The Tan color of the New Ranger Beret reinvigorates the historical and spiritual linkage throughout the history of American Ranger. It is the color of the buckskin uniforms and animal skin hats of Roger’s Rangers, the first significant Ranger unit to fight on the American continent, and the genesis of the American Ranger lineage. Tan is the one universal and unifying color that transcends all Ranger Operations. It reflects the Butternut uniforms of Mosby’s Rangers during the American Civil War. It is reminiscent of the numerous beach assaults in the European Theater and the jungle fighting in the Pacific Theaters of World War II, where Rangers and Marauders spearheaded victory. It represents the khaki uniform worn by our Korean and Vietnam War era Rangers and the color of the sand of Grenada, Panama, Iraq, and Mogadishu, where modern day Rangers lead the way as they fought and, at times, valiantly died accomplishing the Ranger mission. Tan rekindles the legacy of Rangers from all eras and exemplifies the unique skills and special capabilities required of past, present, and future Rangers.
Such is the highest degree of distinction in the U.S. Army of which I came to ponder on why I so deserve the Ranger Tan Beret. One of the requirements of achieving the Tan Beret is to graduate in the Ranger Indoctrination Program.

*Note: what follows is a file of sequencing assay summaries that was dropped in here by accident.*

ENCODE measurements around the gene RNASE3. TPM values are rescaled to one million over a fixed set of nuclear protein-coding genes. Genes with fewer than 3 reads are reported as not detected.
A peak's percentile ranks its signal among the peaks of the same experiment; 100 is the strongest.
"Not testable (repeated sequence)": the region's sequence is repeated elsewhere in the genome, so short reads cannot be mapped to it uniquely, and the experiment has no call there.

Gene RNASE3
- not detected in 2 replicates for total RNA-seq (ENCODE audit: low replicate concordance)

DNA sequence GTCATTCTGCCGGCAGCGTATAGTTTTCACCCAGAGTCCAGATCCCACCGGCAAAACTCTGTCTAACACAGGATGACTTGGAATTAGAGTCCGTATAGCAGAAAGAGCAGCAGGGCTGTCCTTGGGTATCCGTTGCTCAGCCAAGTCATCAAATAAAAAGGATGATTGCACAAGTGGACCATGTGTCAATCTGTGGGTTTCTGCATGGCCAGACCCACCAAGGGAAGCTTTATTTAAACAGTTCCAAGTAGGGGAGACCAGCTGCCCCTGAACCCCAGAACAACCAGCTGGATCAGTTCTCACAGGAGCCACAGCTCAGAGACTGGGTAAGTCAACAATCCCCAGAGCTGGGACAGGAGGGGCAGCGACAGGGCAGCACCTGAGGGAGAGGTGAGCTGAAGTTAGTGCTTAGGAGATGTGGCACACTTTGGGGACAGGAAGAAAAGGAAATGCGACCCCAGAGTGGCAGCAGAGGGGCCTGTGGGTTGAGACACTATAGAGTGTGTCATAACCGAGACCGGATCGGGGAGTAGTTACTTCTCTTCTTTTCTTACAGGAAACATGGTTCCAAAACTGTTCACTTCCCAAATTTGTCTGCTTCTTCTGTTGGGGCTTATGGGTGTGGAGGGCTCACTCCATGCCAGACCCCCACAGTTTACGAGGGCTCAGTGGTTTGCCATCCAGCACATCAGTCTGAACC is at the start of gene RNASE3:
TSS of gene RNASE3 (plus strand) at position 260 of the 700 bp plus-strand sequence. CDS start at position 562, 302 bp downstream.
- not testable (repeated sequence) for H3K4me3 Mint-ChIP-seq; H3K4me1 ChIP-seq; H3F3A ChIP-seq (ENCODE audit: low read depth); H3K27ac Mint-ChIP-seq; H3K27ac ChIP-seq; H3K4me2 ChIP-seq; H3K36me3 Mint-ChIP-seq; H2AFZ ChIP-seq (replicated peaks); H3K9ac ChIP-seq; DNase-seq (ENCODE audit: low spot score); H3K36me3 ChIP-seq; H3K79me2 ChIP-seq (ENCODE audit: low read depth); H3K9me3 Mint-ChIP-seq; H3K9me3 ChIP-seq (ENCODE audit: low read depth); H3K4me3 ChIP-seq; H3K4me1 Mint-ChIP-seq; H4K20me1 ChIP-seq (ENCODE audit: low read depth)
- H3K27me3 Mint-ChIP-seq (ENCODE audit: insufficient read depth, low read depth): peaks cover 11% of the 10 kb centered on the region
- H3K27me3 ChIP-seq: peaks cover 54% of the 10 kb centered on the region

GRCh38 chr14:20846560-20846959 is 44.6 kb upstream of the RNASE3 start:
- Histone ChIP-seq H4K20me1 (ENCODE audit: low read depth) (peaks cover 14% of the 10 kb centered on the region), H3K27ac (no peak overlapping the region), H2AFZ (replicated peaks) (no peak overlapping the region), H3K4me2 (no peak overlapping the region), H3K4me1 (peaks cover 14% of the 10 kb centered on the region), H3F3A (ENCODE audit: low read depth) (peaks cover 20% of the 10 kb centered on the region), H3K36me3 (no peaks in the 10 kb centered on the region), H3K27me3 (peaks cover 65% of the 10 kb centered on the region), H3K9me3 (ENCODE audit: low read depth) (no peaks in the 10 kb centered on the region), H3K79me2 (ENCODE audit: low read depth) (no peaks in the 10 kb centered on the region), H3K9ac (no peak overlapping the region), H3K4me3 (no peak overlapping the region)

The Ranger Indoctrination Program is designed to prepare us soldiers who are considered fresh recruits for assignment to the 75th Ranger Regiment. While on the program, I faced the kinds of physical and mental challenges. I passed the requirements set which were as follows:
a) 60% Army Physical Fitness Test;
b) 5-mile run at no slower than 8 minutes per mile;
c) Successful completion of Combat Water Survival Test;
d) Must complete 2 or 3 road marches, one of which must be a 10-mile road march; and
e) 70% on all exams.
At 3 a.m., we were required to complete a 12-mile road march carrying with me my weapon and 35-pound rucksack in three hours. Throughout the four week course, we were tested on various physical and mental tasks which included the following:
ü Daily Physical Training
ü Ranger History Test
ü Map reading
ü Airborne Operation
ü Day and night land navigation